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City vote paves way for access to new labs

Tuesday, May 8, 2007 | 12:00 a.m. CDT; updated 3:51 p.m. CDT, Tuesday, July 22, 2008

On grassy fields along U.S. 63 south of Columbia, just before the town limit sign, ABC Laboratories is building new pharmaceutical labs in Discovery Ridge Research Park. The building is set to open early next year, but one thing might hinder business: There is currently no road leading there. The only way to reach what will become a 90,000-square-foot analytical laboratory for pharmaceutical development is by following the deep tracks of bulldozers in a dirt road.

Lenoir Street, an outer road parallel to U.S. 63, is the closest road. But Lenoir’s potholes, fine gravel and “no outlet” sign do not match the high-end image of Discovery Ridge, a life science research park on MU’s South Farm designed to transfer MU research into profitable business ventures.

On Monday, the City Council approved a call for bids to reroute Lenoir Street to go through the research park and serve ABC Labs, MU’s Research Animal Diagnostic Laboratory and other businesses expected to develop at Discovery Ridge.

“Lenoir Street as it exists today will change,” said John Gardner, vice president for research and economic development for the University of Missouri System. “It will be a central thoroughfare through the park.”

The planned rerouting is part of many infrastructure changes at Discovery Ridge meant to make the site build-ready for potential new tenants, Gardner said. Storm sewers are now being installed and utilities hooked up.

The UM System and Regional Economic Development Inc. are also reworking the marketing strategy to attract more businesses, Gardner said.

The rerouting is the first phase of a $14 million road improvement project in the area that includes the building of an interchange on Gans Road. The city will begin accepting bids in June and building should start in July, said David Nichols, chief engineer for the Public Works Department.

The roughly 2,000 feet of the new Lenoir Street, as well as the first 700 feet of Gans Road, are expected to cost $1.9 million, Nichols said, but the city could receive up to $1 million from ABC Labs to offset part of the cost of infrastructures that benefit the business.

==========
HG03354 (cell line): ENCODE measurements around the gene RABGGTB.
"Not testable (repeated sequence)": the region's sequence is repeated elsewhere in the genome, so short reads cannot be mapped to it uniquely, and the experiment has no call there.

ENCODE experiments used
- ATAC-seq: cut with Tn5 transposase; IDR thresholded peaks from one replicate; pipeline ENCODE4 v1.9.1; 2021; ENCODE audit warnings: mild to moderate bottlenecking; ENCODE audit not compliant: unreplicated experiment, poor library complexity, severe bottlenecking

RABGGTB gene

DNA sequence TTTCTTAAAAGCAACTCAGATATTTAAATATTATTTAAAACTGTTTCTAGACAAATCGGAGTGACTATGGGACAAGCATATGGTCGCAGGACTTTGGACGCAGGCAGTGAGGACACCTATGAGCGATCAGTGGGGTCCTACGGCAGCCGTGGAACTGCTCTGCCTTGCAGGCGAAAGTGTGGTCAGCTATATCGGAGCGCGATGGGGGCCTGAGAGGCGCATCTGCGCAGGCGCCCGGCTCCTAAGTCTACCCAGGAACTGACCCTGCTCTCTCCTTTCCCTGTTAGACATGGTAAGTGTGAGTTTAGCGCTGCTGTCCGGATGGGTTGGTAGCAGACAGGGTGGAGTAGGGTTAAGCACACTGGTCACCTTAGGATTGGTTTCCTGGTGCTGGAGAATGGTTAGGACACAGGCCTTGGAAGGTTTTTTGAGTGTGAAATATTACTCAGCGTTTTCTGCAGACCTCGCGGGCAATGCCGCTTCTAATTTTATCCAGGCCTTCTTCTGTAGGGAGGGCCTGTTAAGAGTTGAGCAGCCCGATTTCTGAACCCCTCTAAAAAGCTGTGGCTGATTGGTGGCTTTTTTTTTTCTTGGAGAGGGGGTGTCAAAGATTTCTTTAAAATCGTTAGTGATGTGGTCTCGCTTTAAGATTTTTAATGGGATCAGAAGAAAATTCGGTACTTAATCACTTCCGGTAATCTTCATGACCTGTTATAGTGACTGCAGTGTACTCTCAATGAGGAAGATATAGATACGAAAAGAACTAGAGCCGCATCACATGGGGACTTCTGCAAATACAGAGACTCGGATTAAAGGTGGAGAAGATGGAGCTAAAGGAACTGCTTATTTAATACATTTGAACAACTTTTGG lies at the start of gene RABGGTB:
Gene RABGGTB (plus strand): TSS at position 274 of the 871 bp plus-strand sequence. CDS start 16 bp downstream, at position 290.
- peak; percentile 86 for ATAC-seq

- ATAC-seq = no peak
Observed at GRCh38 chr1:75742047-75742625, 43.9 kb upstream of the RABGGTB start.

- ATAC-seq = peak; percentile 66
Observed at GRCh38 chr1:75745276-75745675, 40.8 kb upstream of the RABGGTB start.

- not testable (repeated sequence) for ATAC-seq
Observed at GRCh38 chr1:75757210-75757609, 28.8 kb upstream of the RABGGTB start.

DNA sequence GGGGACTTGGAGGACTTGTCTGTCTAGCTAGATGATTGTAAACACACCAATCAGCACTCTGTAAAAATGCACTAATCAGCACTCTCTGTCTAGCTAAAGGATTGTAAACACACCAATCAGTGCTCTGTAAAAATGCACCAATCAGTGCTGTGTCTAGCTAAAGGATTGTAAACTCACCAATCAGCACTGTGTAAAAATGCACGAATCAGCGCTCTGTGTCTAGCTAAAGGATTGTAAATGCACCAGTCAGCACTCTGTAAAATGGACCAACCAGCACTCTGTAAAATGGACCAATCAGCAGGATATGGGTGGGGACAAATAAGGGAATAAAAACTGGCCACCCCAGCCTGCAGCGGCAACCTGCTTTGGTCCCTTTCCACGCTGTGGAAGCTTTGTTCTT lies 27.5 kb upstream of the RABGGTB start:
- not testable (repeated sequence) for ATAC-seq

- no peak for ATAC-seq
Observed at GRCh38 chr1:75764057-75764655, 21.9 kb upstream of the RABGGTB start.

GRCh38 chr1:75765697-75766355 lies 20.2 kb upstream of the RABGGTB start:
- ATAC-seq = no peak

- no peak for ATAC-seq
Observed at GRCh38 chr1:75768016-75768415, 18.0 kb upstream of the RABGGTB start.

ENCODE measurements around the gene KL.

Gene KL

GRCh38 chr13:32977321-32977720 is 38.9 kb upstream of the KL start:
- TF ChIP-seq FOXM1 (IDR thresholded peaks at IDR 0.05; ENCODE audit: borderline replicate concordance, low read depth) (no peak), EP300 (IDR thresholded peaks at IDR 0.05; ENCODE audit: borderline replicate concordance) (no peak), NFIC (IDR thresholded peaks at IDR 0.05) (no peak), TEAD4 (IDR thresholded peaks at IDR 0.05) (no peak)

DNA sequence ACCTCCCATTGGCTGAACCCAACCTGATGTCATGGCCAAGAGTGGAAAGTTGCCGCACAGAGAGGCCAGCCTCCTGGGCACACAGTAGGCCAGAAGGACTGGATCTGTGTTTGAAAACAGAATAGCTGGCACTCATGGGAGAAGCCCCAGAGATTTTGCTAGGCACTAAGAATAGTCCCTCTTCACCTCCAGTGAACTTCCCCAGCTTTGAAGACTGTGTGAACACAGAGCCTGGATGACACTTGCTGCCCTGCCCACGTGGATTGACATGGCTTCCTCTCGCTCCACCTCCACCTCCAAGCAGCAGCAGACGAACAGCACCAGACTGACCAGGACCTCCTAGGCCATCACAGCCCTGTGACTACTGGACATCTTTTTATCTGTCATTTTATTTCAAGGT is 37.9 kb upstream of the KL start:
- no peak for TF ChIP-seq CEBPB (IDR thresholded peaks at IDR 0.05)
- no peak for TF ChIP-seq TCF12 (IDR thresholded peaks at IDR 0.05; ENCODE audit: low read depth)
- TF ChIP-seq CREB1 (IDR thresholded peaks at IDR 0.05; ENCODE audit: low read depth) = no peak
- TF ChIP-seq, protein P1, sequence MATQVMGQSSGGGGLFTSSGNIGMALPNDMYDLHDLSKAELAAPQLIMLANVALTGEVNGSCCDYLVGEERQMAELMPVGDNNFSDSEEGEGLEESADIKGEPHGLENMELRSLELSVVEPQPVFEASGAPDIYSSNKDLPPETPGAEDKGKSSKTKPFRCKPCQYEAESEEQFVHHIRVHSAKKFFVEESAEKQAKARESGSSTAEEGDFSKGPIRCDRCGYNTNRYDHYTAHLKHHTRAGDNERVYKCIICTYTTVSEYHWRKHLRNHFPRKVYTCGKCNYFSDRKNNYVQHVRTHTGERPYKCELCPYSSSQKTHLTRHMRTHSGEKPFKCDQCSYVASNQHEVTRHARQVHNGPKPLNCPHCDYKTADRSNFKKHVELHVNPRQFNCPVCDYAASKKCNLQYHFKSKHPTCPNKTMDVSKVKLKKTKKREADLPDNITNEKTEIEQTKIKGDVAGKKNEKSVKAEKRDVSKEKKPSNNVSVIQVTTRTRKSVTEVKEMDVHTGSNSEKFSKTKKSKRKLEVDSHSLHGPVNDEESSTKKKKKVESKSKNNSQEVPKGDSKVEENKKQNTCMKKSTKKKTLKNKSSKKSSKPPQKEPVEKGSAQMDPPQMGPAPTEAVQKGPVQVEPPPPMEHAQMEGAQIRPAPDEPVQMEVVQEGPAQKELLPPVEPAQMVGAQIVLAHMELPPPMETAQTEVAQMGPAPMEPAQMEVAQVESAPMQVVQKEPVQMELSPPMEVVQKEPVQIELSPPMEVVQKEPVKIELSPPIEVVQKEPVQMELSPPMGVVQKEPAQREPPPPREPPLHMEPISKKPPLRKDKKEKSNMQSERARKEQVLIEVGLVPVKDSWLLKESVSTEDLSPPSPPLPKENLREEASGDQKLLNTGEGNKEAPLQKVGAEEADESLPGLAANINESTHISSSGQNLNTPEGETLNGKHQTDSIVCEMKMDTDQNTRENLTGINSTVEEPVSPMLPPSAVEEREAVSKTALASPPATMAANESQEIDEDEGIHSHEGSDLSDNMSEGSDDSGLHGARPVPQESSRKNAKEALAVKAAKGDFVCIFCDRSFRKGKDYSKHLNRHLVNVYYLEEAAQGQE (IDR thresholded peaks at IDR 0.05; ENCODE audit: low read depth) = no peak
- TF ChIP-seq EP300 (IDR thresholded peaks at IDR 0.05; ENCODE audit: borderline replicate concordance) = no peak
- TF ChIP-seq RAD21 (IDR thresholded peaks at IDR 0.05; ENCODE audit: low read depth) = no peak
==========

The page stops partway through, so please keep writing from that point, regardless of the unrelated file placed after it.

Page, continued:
ABC Labs plans to reassign to the city credits on state taxes that the company will receive through the Business Use Incentives for Large-scale Development program. The BUILD program allows the Missouri Development Finance Board to grant tax credits to “reduce necessary infrastructure and equipment expenses” for large business projects that demonstrate a need for funding, according to the board’s Web site.

“It’s one of the many incentives that we have to try and help companies that are trying to increase their presence in Missouri, create jobs,” said Spence Jackson, deputy director of the Economic Development Department, which first evaluated ABC Labs’ application for the program.

ABC Labs was created in 1968 by an MU professor and two graduate students and has operated in Columbia since. The company will start moving part of its operations into its new facilities at Discovery Ridge in the first quarter of 2008, but will also keep using its historical site along Interstate 70 east of town, said Kristein King, vice president of marketing for ABC Labs.

“ABC is the anchor tenant, the first company to settle there,” said Bernie Andrews, president of REDI, which worked with the company on its expansion. “Infrastructures are needed to allow them to expand.”

Under the BUILD program, ABC Labs will pay debt service on state bonds, and the state will grant tax credits in the amount of the debt service. The exact amount of credits depends on how fast the company will repay the bonds. The city could thus receive up to $1 million over 15 years or less but cannot yet budget an exact figure.

While the rerouting of Lenoir Street is the justification for ABC Labs to write a check to the city, the money will not go to this particular project.

“That revenue stream is dependent on so many things,” said Lori Fleming, director of finance for the city. “Until we get it in hand, we won’t earmark it for any particular project.”

The money will go to the city’s capital fund for road improvement, Fleming said.

“The city has to spend the money upfront, so any money that we get back on this project, which will be small amounts over several years, will cover other road projects,” Fleming said. “We all know we have a lot more need for road projects than we have funding for.”

A portion of this report first aired Monday during “News At 10” on KMIZ/Channel 17 ABC, Columbia.


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